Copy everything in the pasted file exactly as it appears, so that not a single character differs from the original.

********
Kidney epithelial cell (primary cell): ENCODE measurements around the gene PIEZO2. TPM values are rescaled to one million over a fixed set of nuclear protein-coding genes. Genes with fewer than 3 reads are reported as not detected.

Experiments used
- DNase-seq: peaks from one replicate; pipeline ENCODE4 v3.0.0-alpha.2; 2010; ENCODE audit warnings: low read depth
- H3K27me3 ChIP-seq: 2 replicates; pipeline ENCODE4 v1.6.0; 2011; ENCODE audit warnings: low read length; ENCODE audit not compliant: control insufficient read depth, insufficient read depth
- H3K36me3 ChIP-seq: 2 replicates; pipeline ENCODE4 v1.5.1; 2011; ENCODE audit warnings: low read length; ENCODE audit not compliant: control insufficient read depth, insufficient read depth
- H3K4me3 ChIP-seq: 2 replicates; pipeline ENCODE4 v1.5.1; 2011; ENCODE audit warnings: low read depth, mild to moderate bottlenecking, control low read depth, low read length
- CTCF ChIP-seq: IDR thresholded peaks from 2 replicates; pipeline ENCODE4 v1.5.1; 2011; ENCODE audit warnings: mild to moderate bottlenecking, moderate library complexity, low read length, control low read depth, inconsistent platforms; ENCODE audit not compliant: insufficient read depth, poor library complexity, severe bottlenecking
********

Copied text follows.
Kidney epithelial cell (primary cell): ENCODE measurements around the gene PIEZO2. TPM values are rescaled to one million over a fixed set of nuclear protein-coding genes. Genes with fewer than 3 reads are reported as not detected.

Experiments used
- DNase-seq: peaks from one replicate; pipeline ENCODE4 v3.0.0-alpha.2; 2010; ENCODE audit warnings: low read depth
- H3K27me3 ChIP-seq: 2 replicates; pipeline ENCODE4 v1.6.0; 2011; ENCODE audit warnings: low read length; ENCODE audit not compliant: control insufficient read depth, insufficient read depth
- H3K36me3 ChIP-seq: 2 replicates; pipeline ENCODE4 v1.5.1; 2011; ENCODE audit warnings: low read length; ENCODE audit not compliant: control insufficient read depth, insufficient read depth
- H3K4me3 ChIP-seq: 2 replicates; pipeline ENCODE4 v1.5.1; 2011; ENCODE audit warnings: low read depth, mild to moderate bottlenecking, control low read depth, low read length
- CTCF ChIP-seq: IDR thresholded peaks from 2 replicates; pipeline ENCODE4 v1.5.1; 2011; ENCODE audit warnings: mild to moderate bottlenecking, moderate library complexity, low read length, control low read depth, inconsistent platforms; ENCODE audit not compliant: insufficient read depth, poor library complexity, severe bottlenecking